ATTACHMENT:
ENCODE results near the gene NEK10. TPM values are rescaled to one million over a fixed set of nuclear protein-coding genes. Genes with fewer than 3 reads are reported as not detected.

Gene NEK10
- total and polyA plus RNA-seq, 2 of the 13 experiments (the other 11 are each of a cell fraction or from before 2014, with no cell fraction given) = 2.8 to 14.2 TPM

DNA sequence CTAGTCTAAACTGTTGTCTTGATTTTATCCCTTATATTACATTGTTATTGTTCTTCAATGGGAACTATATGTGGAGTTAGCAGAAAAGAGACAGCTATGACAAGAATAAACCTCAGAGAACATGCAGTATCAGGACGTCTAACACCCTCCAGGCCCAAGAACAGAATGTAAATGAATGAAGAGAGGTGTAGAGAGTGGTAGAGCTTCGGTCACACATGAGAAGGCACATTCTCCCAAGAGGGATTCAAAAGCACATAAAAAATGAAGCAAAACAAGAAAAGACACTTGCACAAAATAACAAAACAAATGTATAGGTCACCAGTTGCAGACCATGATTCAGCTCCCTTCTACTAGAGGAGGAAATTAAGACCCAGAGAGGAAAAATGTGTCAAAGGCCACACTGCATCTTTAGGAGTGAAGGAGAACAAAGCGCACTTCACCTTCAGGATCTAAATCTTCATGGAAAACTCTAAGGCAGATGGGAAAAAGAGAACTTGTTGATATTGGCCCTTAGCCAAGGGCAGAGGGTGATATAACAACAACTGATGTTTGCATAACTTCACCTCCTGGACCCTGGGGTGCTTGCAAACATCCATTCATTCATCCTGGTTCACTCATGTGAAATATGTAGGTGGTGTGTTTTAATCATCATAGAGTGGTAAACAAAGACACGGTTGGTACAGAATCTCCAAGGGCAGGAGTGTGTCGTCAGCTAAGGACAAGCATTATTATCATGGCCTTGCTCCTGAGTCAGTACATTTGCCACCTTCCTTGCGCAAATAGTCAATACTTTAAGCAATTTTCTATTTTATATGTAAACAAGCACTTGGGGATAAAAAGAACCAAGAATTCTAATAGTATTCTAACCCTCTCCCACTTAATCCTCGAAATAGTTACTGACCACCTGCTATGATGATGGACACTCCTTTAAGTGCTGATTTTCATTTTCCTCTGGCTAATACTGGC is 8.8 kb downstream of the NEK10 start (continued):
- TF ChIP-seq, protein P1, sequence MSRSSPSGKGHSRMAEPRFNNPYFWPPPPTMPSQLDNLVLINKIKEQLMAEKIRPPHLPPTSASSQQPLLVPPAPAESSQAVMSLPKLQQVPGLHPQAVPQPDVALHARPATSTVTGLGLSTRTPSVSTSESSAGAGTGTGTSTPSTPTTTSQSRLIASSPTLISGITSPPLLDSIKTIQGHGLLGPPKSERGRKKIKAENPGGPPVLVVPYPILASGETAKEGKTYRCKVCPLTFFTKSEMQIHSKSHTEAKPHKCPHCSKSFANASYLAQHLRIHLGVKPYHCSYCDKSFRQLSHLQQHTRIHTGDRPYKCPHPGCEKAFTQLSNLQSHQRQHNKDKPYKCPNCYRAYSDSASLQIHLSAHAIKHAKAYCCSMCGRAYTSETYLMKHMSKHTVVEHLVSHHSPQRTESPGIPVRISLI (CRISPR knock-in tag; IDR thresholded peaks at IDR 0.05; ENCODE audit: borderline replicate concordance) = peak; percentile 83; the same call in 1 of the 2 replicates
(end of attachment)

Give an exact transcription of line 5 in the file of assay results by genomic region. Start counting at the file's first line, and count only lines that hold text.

- TF ChIP-seq, protein P1, sequence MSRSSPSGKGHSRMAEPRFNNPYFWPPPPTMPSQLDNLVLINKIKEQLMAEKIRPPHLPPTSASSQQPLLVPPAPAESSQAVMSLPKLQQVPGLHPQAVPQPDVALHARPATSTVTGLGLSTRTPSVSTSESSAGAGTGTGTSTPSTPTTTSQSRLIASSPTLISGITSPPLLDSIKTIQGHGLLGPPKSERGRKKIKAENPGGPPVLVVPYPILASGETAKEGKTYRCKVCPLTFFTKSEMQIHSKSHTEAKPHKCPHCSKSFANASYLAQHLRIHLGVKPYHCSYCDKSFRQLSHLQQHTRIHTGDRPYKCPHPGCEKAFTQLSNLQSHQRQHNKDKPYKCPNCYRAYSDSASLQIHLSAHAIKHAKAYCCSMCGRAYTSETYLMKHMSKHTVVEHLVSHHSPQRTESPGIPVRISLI (CRISPR knock-in tag; IDR thresholded peaks at IDR 0.05; ENCODE audit: borderline replicate concordance) = peak; percentile 83; the same call in 1 of the 2 replicates